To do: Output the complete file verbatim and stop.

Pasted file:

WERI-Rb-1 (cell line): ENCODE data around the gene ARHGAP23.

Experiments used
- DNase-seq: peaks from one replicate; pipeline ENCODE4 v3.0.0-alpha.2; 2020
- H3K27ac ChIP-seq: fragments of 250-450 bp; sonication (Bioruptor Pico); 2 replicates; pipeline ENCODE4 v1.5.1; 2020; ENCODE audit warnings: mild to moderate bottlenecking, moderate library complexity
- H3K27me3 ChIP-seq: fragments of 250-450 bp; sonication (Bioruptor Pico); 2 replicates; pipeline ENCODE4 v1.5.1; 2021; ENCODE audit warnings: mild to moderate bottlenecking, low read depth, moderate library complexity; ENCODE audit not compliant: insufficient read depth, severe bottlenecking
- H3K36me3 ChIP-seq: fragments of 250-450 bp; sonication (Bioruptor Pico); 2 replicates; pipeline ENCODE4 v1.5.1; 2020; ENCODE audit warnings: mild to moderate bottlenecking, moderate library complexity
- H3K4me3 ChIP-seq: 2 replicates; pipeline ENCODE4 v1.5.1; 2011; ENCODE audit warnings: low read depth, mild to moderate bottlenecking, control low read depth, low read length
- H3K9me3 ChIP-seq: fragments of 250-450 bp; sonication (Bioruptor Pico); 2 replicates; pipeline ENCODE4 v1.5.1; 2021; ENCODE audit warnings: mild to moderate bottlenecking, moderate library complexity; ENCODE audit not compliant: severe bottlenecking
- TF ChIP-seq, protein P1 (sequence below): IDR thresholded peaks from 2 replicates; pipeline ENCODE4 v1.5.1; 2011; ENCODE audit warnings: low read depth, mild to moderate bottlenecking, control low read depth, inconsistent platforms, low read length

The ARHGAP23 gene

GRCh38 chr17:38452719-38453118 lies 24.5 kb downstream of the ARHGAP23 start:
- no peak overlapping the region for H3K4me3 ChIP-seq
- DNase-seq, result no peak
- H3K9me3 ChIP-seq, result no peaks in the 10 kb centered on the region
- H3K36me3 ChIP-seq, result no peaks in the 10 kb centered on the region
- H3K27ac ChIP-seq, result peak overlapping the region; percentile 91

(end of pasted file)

WERI-Rb-1 (cell line): ENCODE data around the gene ARHGAP23.

Experiments used
- DNase-seq: peaks from one replicate; pipeline ENCODE4 v3.0.0-alpha.2; 2020
- H3K27ac ChIP-seq: fragments of 250-450 bp; sonication (Bioruptor Pico); 2 replicates; pipeline ENCODE4 v1.5.1; 2020; ENCODE audit warnings: mild to moderate bottlenecking, moderate library complexity
- H3K27me3 ChIP-seq: fragments of 250-450 bp; sonication (Bioruptor Pico); 2 replicates; pipeline ENCODE4 v1.5.1; 2021; ENCODE audit warnings: mild to moderate bottlenecking, low read depth, moderate library complexity; ENCODE audit not compliant: insufficient read depth, severe bottlenecking
- H3K36me3 ChIP-seq: fragments of 250-450 bp; sonication (Bioruptor Pico); 2 replicates; pipeline ENCODE4 v1.5.1; 2020; ENCODE audit warnings: mild to moderate bottlenecking, moderate library complexity
- H3K4me3 ChIP-seq: 2 replicates; pipeline ENCODE4 v1.5.1; 2011; ENCODE audit warnings: low read depth, mild to moderate bottlenecking, control low read depth, low read length
- H3K9me3 ChIP-seq: fragments of 250-450 bp; sonication (Bioruptor Pico); 2 replicates; pipeline ENCODE4 v1.5.1; 2021; ENCODE audit warnings: mild to moderate bottlenecking, moderate library complexity; ENCODE audit not compliant: severe bottlenecking
- TF ChIP-seq, protein P1 (sequence below): IDR thresholded peaks from 2 replicates; pipeline ENCODE4 v1.5.1; 2011; ENCODE audit warnings: low read depth, mild to moderate bottlenecking, control low read depth, inconsistent platforms, low read length

The ARHGAP23 gene

GRCh38 chr17:38452719-38453118 lies 24.5 kb downstream of the ARHGAP23 start:
- no peak overlapping the region for H3K4me3 ChIP-seq
- DNase-seq, result no peak
- H3K9me3 ChIP-seq, result no peaks in the 10 kb centered on the region
- H3K36me3 ChIP-seq, result no peaks in the 10 kb centered on the region
- H3K27ac ChIP-seq, result peak overlapping the region; percentile 91